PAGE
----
imageBut I did write a lot about this subject in 2012, so it is legit. To get to the heart of your question, there was definitely a surge in visibility and loudness among female genre fans of all kinds this year, and also a surge in the amount of material available for them. The Hunger Games was one of the biggest movies of the year, and made YA movies with female heroines more viable. At the same time, so many female cartoonists are having great careers here they aren't asked what it's like being a woman in comics all the time, like Julia Wertz, Gabrielle Bell, Noelle Stevenson, Emily Carroll, Raina Telgemeier, Lilli Carré... on the publisher side everyone loves justifiably, Annie Koyama, but Emma Hayley at Self Made Hero also deserves a lot of props -- they had an incredible year with The Nao of Brown and English language editions of Kiki de Montparnasse and so on. It's a great year where Rina Ayuyang can start a publishing company and no one is patting her on the back for being a woman publisher and breaking down barriers and all that other externally imposed bullshit. That is true progress, except that I just did it!

Anyway I'm sick of compartmentalization and that has to be fought against still. No more stupid women in comics panels and limiting women's anthologies. Also, women have to help themselves and break out of the "pink" ghetto by getting included in things that aren't "for girls."

When I was young Trina Robbins was my hero but I always thought, "Wow, Trina is so angry, can't she see that me and my generation have solved everything?" Now that I'm older than she was when I first met her I see younger women making the same dumb mistakes and men still being paternalistic jerks. The battle for freedom or recognition is never won, it will go on and on and on. As Trina pointed out, one hundred years ago Rose O'Neill was one of the most famous cartoonists in the world, and yet we've spent 100 years wondering if women can draw comics. Right now, all the male comics purists are jumping up and down and telling us that Rose O'Neill wasn't a cartoonist and her art was too girlie to be taken seriously, anyway. I've heard that so many times. Bullshit!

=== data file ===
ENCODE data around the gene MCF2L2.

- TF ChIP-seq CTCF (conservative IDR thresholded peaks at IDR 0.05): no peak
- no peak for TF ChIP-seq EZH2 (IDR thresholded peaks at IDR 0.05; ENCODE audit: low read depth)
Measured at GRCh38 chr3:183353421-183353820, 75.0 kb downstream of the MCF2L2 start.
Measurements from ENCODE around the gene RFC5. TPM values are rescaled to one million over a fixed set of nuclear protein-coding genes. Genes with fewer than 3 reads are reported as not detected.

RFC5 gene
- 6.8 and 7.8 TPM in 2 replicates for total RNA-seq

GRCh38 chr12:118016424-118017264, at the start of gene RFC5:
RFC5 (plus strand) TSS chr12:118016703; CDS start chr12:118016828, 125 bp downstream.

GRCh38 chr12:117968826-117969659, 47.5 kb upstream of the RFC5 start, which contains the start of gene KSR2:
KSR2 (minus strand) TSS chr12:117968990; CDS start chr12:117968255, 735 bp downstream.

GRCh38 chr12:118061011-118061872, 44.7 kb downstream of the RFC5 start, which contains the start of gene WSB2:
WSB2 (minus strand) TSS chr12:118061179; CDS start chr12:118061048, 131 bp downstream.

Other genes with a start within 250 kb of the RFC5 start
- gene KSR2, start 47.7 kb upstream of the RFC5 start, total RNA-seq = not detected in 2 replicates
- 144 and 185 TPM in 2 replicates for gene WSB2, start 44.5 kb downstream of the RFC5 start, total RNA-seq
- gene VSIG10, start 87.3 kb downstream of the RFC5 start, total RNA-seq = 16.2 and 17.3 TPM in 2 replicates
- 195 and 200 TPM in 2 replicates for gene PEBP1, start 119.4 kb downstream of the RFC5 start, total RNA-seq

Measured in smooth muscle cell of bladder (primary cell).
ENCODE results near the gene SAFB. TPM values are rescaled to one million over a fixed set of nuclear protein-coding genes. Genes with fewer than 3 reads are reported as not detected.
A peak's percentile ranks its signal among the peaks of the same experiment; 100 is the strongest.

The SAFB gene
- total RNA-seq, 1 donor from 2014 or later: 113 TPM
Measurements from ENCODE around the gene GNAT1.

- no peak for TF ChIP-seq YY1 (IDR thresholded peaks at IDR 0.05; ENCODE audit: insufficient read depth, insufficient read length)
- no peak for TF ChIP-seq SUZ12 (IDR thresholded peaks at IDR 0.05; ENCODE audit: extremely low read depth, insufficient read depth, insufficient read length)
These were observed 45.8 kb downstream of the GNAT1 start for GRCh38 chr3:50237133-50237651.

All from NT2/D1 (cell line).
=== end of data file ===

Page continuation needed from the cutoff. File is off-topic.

Now, as I alluded to above, I think outrage can turn into nitpicking frowny face that is ultimately a waste of time. Like I said, if you believe in women in comics, buy comics by women and starring women. It's as simple as that.

If you want to make the world a better place, do what former Mets pitcher R.A. Dickey did and climb Mt. Kilimanjaro and give the money to a charity that helps teenage victims of sex trafficking. In a world where young women are being literally raped to death with a metal bar, it's important to see the bigger picture.

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* The Beat
* Heidi MacDonald on Twitter
* The Beat On Facebook

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* olivier schrauwen
* photo of heidi mac from the 2008 edition of heroes con
* i'm not totally opposed to thor 2 photos
* matt bors cartoon
* walking dead
* kurt busiek
* the gary friedrich era on ghost rider
* from smile
* lilli carré
* rose o'neill could draw (below)

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posted 2:00 pm PST | Permalink